Selena Gomez has been open about her physical and mental health journeys. And this week, she's opening up more than ever before, with a deep interview with Rolling Stone and the release of her new Apple TV+ documentary "Selena Gomez: My Mind and Me."
Ahead of Friday's release of her documentary, Rolling Stone published an interview with Gomez in which she details her mental health struggles in her 20s before she was diagnosed with bipolar disorder, which causes "dramatic shifts" in a person's mood, energy and thought processing, according to the National Alliance on Mental Illness.
"People with bipolar experience high and low moods—known as mania and depression—which differ from the typical ups-and-downs most people experience," the organization says.
"I'm going to be very open with everybody about this: I've been to four treatment centers," Gomez, 30, told Rolling Stone. "I think when I started hitting my early twenties is when it started to get really dark, when I started to feel like I was not in control of what I was feeling, whether that was really great or really bad."
Gomez, a former Disney star who has become a force in the entertainment and business worlds, went on to tell the magazine that her mania and depression spells would last weeks or months, with no particular triggers. During her highs, she thought she had to share her wealth with everyone she knew – at one point she was convinced she had to buy everyone a car. But then a switch would flip and she would get hit with depression and soon after, isolation.
"It just was me not being able to move from my bed. I didn't want anyone to talk to me. My friends would bring me food because they love me, but none of us knew what it was," she said. "Sometimes it was weeks I'd be in bed, to where even walking downstairs would get me out of breath."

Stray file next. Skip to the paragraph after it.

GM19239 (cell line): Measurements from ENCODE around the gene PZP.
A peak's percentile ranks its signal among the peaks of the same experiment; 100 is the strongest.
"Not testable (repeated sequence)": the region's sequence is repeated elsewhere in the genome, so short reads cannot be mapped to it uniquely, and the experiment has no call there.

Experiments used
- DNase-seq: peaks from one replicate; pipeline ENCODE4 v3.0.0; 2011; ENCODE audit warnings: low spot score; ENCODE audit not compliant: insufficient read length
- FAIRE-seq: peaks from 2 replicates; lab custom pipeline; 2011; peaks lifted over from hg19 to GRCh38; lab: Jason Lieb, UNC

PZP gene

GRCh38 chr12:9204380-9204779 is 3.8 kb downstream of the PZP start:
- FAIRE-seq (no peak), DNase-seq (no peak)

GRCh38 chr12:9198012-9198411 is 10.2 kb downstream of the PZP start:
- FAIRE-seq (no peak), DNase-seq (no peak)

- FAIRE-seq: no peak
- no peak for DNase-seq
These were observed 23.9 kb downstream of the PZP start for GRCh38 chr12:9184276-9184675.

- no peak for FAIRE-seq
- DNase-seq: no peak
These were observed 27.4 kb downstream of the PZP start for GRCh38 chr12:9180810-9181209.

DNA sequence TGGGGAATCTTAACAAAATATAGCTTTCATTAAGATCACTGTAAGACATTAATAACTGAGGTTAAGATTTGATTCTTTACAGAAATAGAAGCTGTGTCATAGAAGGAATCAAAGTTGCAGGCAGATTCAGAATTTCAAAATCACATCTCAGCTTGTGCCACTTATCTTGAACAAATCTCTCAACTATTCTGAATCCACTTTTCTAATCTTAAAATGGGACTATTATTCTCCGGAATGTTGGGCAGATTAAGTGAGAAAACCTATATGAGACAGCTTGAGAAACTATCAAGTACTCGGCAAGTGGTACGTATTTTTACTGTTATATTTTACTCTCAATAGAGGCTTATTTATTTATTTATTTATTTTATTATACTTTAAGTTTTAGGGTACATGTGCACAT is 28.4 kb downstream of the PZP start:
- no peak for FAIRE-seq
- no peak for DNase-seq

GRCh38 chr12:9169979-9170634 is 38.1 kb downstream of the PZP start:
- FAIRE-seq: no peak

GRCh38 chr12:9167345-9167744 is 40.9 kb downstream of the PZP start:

She told Rolling Stone that for years, she contemplated suicide. She never attempted it.
"I thought the world would be better if I wasn't there," she said.
In 2018, when Gomez was in her mid-20s, she said she started to hear voices that eventually triggered psychosis. Gomez's memory of this time is scant, but told the magazine she ended up at a treatment facility for several months. Eventually, she said, she started slowly "walking out of psychosis" and was diagnosed with bipolar disorder.
But the diagnosis didn't put an immediate end to the struggle. The combination of medications she was on made her feel "that I was gone."
"There was no part of me that was there anymore," she said.
Eventually, her medications were sorted and she was able to begin healing. It took "a lot of hard work," she said, to accept her diagnosis and learn how to manage it.
This journey, as well as others, is documented in her newly released documentary "Selena Gomez: My Mind and Me." When Apple+ screened the film, Gomez refused to watch, but did pay attention to how the audience responded. It was clear it had an emotional impact.
"I was like, 'OK, if I can just do that for one person, imagine what it could do,'" she told Rolling Stone. "Eventually I just kind of went for it. I just said, 'Yes.'"
If you or someone you know is in emotional distress or suicidal crisis, call the National Suicide Prevention Hotline at 1-800-273-TALK (8255).
For more information about mental health care resources and support, The National Alliance on Mental Illness (NAMI) HelpLine can be reached Monday through Friday, 10 a.m.–6 p.m. ET, at 1-800-950-NAMI (6264) or email email@example.com.
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